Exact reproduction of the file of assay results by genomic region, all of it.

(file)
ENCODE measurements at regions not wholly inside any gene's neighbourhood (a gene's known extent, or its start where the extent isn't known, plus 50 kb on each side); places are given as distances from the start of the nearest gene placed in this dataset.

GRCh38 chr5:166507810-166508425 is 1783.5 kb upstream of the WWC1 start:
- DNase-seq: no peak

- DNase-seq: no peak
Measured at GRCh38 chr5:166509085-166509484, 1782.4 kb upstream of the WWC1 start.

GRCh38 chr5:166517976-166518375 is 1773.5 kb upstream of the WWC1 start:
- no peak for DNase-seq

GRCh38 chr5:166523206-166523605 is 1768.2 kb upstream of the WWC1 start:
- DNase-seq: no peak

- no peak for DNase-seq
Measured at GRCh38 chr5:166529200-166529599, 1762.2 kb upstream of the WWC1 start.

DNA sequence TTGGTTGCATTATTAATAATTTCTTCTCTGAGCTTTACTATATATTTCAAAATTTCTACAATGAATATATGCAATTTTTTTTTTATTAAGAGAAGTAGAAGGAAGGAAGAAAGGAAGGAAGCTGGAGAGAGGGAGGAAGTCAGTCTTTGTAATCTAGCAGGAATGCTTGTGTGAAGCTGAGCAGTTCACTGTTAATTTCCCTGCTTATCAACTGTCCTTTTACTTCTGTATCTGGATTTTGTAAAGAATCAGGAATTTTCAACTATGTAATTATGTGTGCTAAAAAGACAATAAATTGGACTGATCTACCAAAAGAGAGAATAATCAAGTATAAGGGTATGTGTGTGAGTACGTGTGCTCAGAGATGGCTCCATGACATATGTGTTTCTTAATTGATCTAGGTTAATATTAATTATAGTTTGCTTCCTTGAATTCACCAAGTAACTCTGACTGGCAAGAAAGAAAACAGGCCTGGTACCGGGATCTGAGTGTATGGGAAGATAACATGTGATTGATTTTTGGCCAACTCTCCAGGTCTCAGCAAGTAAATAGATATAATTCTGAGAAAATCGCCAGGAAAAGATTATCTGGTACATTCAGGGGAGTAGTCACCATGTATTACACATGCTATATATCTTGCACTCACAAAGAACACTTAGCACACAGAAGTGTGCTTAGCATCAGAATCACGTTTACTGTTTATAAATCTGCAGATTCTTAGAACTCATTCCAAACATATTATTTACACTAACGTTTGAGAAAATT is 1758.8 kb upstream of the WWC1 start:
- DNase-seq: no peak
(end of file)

ENCODE measurements at regions not wholly inside any gene's neighbourhood (a gene's known extent, or its start where the extent isn't known, plus 50 kb on each side); places are given as distances from the start of the nearest gene placed in this dataset.

GRCh38 chr5:166507810-166508425 is 1783.5 kb upstream of the WWC1 start:
- DNase-seq: no peak

- DNase-seq: no peak
Measured at GRCh38 chr5:166509085-166509484, 1782.4 kb upstream of the WWC1 start.

GRCh38 chr5:166517976-166518375 is 1773.5 kb upstream of the WWC1 start:
- no peak for DNase-seq

GRCh38 chr5:166523206-166523605 is 1768.2 kb upstream of the WWC1 start:
- DNase-seq: no peak

- no peak for DNase-seq
Measured at GRCh38 chr5:166529200-166529599, 1762.2 kb upstream of the WWC1 start.

DNA sequence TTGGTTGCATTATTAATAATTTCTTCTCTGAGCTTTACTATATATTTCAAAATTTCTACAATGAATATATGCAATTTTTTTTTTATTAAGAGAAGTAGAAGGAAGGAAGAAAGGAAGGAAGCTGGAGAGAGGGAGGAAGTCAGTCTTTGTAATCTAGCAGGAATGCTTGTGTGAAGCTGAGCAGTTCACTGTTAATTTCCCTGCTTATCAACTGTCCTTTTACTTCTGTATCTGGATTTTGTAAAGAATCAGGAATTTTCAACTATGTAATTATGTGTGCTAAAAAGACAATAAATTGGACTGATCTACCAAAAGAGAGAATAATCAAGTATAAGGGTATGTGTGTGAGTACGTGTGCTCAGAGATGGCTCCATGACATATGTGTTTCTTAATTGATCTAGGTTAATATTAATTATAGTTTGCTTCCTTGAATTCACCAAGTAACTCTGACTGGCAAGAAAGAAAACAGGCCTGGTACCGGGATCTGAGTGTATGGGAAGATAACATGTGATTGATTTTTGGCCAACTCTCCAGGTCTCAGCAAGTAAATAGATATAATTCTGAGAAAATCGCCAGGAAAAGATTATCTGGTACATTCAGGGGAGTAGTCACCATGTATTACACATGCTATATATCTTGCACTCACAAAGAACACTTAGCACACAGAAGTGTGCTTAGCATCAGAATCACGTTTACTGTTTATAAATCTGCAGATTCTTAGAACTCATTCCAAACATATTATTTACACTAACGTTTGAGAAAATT is 1758.8 kb upstream of the WWC1 start:
- DNase-seq: no peak